Author: Colleen Flaherty
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Patty Limerick, co-founder and longtime faculty director of the University of Colorado at Boulder’s Center of the American West, says her firing last week continues to shock her, especially as she had been planning to step down soon anyway.
“This has been a process that did not come with transparency, forthrightness and clear and steady communication. Whatever the opposite of those terms are, that’s what it has been,” Limerick said in an interview. “You know, we’ve had decades of very solid support from the university leadership and there was a reason for that, because—I’m not sure if this is a little bit of vanity or just accuracy—I’ve done everything imaginable for years here to build trust between a university-based organization and the general public. I’ve done and I do it instinctively, and because until recently I’ve really loved higher education. But this is not holding up so well.”
Adding to the turmoil: all five members of the center’s executive committee have resigned from their roles in protest, writing in individual resignation letters of their esteem for Limerick and her achievements, including her MacArthur Foundation “Genius” Fellowship and her more recent election to the American Academy of Arts and Sciences. Limerick is well-known for helping usher in a new era of interest in the American West and reframing narratives about it via her books, including The Legacy of Conquest: The Unbroken Past of the American West, and her public engagement.
The committee members also expressed concerns about lack of due process for Limerick.
“I am appalled by the callous, disrespectful, uninformed, mean-spirited and short-sighted manner in which the university has treated Prof. Limerick,” Chris Whitney, the board’s vice chair and brand commissioner for the state of Colorado’s Department of Agriculture, wrote to Glen Krutz, CU Boulder’s dean of arts and sciences.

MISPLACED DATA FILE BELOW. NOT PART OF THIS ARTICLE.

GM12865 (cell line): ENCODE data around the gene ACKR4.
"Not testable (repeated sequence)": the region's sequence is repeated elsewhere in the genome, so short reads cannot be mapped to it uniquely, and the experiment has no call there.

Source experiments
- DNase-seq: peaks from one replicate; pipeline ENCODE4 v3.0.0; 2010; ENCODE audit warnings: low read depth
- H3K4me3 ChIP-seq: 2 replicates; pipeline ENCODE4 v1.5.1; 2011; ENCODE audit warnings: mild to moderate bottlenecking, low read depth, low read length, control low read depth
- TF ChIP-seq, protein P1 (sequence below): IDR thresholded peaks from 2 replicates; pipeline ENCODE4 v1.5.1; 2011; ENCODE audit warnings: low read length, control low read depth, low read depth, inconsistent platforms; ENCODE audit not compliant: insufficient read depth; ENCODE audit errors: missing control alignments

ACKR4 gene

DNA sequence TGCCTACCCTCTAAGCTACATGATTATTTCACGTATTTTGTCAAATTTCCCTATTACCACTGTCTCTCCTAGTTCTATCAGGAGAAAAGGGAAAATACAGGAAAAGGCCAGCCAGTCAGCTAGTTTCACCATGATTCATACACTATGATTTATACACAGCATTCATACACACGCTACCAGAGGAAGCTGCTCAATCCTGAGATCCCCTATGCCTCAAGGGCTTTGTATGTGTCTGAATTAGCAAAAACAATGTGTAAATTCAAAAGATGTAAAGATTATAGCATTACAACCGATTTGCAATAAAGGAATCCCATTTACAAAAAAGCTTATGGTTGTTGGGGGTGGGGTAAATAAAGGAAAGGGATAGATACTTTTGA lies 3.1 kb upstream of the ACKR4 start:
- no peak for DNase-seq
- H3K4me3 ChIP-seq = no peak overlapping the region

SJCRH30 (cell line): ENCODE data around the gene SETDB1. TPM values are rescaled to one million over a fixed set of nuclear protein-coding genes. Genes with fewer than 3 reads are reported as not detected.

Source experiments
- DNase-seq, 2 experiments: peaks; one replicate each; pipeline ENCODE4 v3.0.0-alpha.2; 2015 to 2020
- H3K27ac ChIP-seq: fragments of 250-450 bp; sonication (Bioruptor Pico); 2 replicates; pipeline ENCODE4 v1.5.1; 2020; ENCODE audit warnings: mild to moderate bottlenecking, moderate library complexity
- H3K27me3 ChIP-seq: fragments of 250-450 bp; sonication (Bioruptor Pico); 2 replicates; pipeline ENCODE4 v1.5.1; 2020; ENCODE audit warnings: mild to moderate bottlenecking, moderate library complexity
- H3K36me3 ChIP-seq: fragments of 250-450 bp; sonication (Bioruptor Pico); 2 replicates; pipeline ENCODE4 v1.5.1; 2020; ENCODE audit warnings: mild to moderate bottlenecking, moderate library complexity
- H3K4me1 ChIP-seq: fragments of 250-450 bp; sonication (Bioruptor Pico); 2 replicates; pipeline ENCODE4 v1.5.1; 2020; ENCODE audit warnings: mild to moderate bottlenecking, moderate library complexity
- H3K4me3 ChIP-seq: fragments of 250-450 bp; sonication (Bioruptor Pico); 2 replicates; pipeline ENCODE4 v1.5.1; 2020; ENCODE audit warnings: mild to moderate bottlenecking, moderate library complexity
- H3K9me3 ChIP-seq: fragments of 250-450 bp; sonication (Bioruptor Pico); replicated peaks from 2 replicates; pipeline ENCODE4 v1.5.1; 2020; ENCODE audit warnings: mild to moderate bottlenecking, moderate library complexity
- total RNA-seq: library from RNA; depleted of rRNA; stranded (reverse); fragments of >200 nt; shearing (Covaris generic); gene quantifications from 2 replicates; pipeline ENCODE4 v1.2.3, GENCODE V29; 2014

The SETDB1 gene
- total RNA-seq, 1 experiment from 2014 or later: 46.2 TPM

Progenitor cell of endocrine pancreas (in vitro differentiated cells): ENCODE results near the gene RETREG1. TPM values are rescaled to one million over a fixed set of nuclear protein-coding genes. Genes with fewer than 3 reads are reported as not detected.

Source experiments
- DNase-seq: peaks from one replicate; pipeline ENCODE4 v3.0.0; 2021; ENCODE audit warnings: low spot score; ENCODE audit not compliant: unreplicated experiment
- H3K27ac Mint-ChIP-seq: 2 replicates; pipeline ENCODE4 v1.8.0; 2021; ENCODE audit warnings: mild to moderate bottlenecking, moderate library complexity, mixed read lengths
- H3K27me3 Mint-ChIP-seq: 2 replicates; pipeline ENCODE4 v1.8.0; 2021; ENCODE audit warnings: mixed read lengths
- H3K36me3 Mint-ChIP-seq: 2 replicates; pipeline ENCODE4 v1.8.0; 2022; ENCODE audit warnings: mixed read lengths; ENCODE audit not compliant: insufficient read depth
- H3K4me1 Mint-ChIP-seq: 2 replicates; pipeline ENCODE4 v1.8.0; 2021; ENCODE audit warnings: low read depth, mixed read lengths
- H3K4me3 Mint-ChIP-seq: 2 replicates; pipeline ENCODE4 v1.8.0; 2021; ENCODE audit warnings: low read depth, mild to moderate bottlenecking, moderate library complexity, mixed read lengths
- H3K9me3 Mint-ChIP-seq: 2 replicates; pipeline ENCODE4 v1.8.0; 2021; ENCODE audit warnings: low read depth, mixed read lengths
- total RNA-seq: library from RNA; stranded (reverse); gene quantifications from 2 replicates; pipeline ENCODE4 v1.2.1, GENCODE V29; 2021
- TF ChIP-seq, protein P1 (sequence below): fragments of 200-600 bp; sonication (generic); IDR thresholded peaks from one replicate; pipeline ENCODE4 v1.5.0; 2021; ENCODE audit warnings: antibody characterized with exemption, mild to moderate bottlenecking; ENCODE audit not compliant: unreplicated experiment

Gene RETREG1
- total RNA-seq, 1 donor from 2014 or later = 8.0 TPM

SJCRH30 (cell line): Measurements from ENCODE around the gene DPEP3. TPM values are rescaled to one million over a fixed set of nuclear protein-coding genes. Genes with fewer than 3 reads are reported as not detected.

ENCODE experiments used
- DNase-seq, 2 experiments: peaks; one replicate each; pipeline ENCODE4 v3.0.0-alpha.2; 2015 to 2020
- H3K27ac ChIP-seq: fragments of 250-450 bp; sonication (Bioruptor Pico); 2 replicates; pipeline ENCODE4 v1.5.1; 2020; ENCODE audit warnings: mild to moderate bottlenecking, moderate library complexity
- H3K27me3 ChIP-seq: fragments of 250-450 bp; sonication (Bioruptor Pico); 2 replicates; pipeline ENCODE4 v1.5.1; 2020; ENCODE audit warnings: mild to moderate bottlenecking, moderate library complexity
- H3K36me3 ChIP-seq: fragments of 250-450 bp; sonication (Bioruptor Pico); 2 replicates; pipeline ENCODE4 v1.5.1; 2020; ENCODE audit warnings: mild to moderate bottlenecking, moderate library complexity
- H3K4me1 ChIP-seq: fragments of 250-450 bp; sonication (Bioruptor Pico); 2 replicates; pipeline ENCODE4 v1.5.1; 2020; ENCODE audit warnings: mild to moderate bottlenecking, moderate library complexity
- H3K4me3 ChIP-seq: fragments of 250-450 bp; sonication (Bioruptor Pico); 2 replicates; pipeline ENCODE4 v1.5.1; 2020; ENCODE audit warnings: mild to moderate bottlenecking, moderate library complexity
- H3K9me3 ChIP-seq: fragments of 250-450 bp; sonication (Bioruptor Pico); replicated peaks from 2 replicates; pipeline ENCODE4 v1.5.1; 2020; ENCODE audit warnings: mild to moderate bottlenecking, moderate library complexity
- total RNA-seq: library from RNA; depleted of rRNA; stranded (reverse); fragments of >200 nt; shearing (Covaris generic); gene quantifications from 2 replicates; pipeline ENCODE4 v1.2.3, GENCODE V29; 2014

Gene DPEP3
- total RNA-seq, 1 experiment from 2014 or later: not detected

Albert P. Hand, another committee member and a lawyer, wrote to Krutz that he was frustrated by the lack of transparency afforded even to committee members, and that “Patty deserves far better than you have served up.”
Krutz, who fired Limerick late last month, declined comment on what he called a personnel matter, “out of respect” for Limerick. He referred questions Tuesday to a university spokesperson.
The university said in a statement late Tuesday that it “appreciates former director Patty Limerick’s significant scholarly contributions to academia and the American West. This transition is the result of a lengthy period of addressing repeat complaints from center employees regarding leadership of the center. Dean Glen Krutz considered professor Limerick’s perspective in the process, but did not see a pathway to resolve outstanding issues surrounding her role as director. State law specifically requires that the center’s faculty director will be an employee-at-will. This does not affect Limerick’s tenured position as professor of history or her ability to conduct research.”
Personal vs. Professional
Even as Limerick’s termination was abrupt, and the university isn’t saying much, internal documents and Limerick herself say that the center was experiencing problems prior to her dismissal.
According to an internal audit of the center, dated Sept. 30 and first obtained by The Colorado Sun, staff members complained about the center’s climate under Limerick and were concerned that she blurred boundaries between the personal and professional, including with money.
Bernadette Stewart, the assistant dean of administration for the College of Arts and Sciences, reportedly told investigators that the center staff “feels that Limerick is hostile, intimidating and unethical” and blamed “quite a bit of [staff] turnover” since last summer on Limerick’s “abusive treatment.”
Also according to the audit, the center’s former managing director (who did not immediately respond to a request for comment via his new unit at CU-Boulder) told investigators that he often served as a kind of buffer between Limerick and the rest of the staff, and that Limerick sometimes kept honoraria for public speaking engagements instead of giving the money to the center. This wasn’t necessarily a problem, the employee said, but he questioned using center staff to arrange travel and other logistics for speaking arrangements for which Limerick kept speaking fees.
“Limerick’s position with the center required her to attend numerous social gatherings and fundraising events for the center,” this portion of the audit report says. “Limerick’s job was to develop personal and professional relationships that would benefit the center. Because of these relationships, her staff would often be confused if they were doing work for the center or personal work for Limerick.”